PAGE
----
present case, the compulsions of the need for immediate relief to tens of
thousands of suffering victims could not, in our opinion, wait till these
questions, vital though they be, are resolved in the due course of judicial
proceedings. The tremendous suffering of thousands of persons compelled us to
move into the direction of immediate relief which, we thought, should not be
subordinated to the uncertain promises of the law, and when the assessment of
fairness of the amount was based on certain factors and assumptions not
disputed even by the plaintiff.
words in conclusion. A settlement has been recorded upon material and in
circumstances which persuaded the Court that it was a just settlement. This is
not to say that this Court will shut out any important material and compelling
circumstances which might impose the duty on it to exercise the powers of
review. Like all other human institutions, this court is human and fallible.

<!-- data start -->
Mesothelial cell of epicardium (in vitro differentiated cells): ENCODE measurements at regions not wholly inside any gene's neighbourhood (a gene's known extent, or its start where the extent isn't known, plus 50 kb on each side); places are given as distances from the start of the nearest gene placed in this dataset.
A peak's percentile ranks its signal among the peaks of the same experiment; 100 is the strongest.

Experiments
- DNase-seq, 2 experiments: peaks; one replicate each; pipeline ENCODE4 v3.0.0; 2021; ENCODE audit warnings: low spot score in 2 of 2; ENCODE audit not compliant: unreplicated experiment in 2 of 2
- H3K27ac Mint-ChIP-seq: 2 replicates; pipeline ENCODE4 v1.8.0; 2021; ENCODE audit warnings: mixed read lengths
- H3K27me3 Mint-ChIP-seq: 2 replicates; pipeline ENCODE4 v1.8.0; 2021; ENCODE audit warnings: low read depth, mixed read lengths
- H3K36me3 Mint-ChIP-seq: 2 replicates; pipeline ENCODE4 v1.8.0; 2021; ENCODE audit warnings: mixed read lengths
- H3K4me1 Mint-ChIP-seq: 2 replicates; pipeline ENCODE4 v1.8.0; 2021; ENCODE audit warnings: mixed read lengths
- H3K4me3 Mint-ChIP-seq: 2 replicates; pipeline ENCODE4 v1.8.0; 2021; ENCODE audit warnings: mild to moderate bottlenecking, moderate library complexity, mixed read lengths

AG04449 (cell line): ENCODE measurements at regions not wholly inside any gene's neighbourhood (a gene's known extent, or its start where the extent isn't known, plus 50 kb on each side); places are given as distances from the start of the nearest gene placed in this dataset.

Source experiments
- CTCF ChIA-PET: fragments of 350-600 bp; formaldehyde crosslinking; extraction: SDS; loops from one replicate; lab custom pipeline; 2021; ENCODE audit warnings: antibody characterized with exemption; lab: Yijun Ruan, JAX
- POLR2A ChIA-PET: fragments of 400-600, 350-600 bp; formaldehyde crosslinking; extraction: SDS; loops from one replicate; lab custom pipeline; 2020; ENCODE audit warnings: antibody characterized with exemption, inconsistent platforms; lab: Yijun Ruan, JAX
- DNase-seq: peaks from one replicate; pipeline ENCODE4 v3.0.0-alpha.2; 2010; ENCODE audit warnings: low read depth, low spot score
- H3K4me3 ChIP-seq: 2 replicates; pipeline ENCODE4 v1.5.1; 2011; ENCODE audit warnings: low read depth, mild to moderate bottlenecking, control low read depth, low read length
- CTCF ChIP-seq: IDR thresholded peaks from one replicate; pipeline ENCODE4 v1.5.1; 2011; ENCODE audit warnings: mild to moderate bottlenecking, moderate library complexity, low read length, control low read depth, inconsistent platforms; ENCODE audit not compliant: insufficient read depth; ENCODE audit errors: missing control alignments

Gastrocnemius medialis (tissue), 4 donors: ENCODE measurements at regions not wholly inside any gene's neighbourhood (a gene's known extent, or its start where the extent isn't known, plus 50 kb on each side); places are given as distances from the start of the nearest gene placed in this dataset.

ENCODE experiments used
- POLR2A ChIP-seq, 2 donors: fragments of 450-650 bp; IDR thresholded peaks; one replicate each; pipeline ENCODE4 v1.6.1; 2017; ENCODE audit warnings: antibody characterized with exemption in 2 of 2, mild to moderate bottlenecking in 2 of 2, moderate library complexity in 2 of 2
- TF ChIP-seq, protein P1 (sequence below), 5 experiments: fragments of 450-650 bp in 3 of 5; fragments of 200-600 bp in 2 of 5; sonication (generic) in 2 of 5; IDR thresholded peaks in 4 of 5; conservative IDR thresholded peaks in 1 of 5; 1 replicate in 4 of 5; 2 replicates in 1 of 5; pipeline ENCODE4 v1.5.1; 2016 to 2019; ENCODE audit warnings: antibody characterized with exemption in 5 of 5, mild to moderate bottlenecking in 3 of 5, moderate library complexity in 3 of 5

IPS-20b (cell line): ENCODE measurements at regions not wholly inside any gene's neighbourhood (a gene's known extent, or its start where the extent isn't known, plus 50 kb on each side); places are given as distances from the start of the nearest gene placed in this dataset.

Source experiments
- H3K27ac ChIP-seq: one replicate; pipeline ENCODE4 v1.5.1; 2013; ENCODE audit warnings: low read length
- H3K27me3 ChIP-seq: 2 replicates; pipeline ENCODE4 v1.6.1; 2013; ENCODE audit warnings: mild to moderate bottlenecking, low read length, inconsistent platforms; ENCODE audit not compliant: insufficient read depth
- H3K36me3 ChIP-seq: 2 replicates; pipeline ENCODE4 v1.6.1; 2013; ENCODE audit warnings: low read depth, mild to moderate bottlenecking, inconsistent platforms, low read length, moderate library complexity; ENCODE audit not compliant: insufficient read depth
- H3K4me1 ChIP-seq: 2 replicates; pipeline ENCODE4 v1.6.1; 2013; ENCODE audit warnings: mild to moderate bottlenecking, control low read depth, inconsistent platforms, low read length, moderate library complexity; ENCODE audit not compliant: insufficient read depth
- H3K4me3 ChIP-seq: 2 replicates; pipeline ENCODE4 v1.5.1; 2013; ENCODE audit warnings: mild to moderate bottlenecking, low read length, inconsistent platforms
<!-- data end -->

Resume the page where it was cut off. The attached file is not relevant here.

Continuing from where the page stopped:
What appears to the court to be just and reasonable in that particular context
and setting, need not necessarily appear to others in the same way. Which view
is right, in the ultimate analysis, is to be judged by what it does to relieve
the undeserved suffering of thousands of innocent citizens of this country.
learned author said: Wallace Mendelson: Supreme Court Statecraft--The Rule of
Law and Men.
this imperfect legal setting we expect judges to clear 143 their endless
dockets, uphold the Rule of Law, 'and yet not utterly disregard our need for
the discretionary justice of Plato's philosopher king. Judges must be sometimes
cautious and sometimes bold. Judges must respect both the traditions of the
past and the convenience of the present........" But the course of the